The Additional file 3: Example 3 ‘Sonification of the Nucleocapsid Phosphoprotein’ further builds upon the two prior examples. This supplementary file example begins with the Nucleocapsid Phosphoprotein gene and a clear duplet note pattern can be heard that is characteristic of two open reading frames playing simultaneously. The associated visual display shows that this pattern continues for approximately 100 amino acid residues. Whilst this may only be an artefact of the analyses rather than an undocumented protein sequence it does demonstrate the auditory display is capable of detecting unusual features in the genome. It is also worth noting that frame shift mutations do occur in the polyprotein sequence through a process that is not fully understood giving rise to a protein sequence that does not follow canonical gene expression patterns. The tool highlights the position of other relatively long open reading frames within the display so that they can be considered in the analysis of genome function. The Nucleocapsid Phosphoprotein sequence is followed by the ORF 10 sequence which is about one third the length of this parallel ORF. This analysis also highlights one of the properties of the auditory display which is that data in the three possible reading frames give rise to a triplet note pattern whereas data in two reading frames gives rise to a duplet note pattern (e.g. from 1 min 9 s through to 1 min 17 s). These note patterns make it easier to distinguish the features in the auditory display. In the last 1 min and 30 s of the display the genome alternates between gene sequences, transcription regulatory sequences, ORF10, stem loop structures and untranslated regions. These features have been further annotated in the video file with circles and arrows to emphasise their occurrence in the combined visual and auditory display.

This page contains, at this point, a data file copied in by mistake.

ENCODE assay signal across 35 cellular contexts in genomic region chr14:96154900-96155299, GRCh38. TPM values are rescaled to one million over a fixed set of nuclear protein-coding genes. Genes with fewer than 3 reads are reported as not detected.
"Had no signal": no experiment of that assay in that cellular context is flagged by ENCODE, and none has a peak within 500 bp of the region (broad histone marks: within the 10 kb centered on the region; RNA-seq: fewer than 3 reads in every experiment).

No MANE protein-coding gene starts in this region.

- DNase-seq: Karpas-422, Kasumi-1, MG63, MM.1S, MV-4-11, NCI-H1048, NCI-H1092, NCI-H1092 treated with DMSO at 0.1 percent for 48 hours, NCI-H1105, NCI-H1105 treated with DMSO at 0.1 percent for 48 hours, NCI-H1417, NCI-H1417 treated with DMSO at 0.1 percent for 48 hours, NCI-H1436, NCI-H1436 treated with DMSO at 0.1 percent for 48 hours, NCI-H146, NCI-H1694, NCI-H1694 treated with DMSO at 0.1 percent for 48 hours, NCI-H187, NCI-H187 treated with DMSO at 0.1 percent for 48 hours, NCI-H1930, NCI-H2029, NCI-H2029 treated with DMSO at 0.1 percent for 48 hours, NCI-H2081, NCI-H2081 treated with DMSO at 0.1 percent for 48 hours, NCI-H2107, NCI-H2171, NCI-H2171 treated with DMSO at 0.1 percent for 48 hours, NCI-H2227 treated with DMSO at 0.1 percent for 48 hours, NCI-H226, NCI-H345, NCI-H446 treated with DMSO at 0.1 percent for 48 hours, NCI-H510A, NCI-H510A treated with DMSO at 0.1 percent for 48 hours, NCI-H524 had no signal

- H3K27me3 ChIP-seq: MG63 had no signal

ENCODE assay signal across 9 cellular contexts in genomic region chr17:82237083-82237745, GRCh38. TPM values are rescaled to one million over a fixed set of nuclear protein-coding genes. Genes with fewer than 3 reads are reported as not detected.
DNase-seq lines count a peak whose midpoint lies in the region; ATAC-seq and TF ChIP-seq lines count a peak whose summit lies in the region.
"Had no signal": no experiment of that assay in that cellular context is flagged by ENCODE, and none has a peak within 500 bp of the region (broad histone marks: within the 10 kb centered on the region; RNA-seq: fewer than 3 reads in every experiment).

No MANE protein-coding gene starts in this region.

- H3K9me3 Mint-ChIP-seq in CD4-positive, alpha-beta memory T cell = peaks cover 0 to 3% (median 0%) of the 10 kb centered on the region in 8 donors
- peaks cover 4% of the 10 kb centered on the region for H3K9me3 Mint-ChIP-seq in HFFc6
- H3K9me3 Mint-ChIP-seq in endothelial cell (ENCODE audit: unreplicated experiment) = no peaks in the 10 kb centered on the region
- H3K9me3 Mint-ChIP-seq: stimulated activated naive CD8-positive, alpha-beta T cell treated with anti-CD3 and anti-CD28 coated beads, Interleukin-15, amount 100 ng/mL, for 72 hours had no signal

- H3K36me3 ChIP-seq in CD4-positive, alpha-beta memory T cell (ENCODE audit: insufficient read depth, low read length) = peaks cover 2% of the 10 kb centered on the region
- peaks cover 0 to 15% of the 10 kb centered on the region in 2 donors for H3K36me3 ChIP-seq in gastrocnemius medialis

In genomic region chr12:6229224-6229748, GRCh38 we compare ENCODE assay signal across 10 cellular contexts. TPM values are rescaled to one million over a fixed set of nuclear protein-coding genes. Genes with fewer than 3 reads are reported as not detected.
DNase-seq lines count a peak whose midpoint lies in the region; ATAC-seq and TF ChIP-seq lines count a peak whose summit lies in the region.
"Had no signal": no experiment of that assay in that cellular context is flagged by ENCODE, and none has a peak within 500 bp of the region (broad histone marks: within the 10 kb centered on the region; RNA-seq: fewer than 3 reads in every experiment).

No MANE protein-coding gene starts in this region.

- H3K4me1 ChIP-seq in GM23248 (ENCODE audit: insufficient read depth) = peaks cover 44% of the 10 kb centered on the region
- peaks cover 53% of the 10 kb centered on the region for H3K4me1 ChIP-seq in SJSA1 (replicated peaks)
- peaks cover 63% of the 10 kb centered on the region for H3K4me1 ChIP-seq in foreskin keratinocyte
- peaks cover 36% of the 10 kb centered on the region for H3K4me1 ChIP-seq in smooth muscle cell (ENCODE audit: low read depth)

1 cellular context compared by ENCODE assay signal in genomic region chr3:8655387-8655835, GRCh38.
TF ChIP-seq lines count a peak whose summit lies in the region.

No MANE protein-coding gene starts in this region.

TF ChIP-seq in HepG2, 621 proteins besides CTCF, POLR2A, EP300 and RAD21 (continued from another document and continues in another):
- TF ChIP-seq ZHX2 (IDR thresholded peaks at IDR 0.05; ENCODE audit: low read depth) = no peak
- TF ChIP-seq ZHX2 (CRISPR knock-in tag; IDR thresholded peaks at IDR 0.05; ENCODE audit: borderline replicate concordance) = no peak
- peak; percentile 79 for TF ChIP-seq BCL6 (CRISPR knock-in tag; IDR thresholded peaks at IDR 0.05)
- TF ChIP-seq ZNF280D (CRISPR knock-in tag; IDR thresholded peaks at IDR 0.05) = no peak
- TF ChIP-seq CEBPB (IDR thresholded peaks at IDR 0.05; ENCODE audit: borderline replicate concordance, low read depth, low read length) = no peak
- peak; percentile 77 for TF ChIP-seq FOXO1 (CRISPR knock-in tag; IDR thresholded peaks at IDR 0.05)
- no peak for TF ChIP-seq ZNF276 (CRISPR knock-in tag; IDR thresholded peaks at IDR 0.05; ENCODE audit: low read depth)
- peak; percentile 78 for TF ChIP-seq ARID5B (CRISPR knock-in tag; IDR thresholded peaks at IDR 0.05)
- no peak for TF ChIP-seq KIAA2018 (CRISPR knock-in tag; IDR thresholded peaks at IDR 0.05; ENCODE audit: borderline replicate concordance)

In the Additional file 4: supplementary example ‘Sonification Sub-genomic RNA’ the auditory display represents the process of transcription. The tempo and scale patterns used for these displays are distinct from those used to represent translation. Additionally, no attention was paid to the occurrence of open reading frames or codon usage patterns since these pay no role in genome replication or transcription. Metadata relating to SL and TRS elements were sonified, however, cleavage information relating to the poly-protein modification did not seem relevant. The resulting auditory display is therefore simpler than that arising from translation. This can be heard in Example 4 which begins with sonification of the poly-A tail. In this example the play-head skips from TRS10 through to TRS1 which models the behaviour of discontinuous transcription. There is a check box on the page to switch between normal genome replication (whereby the entire genome would be sonified) and discontinuous transcription.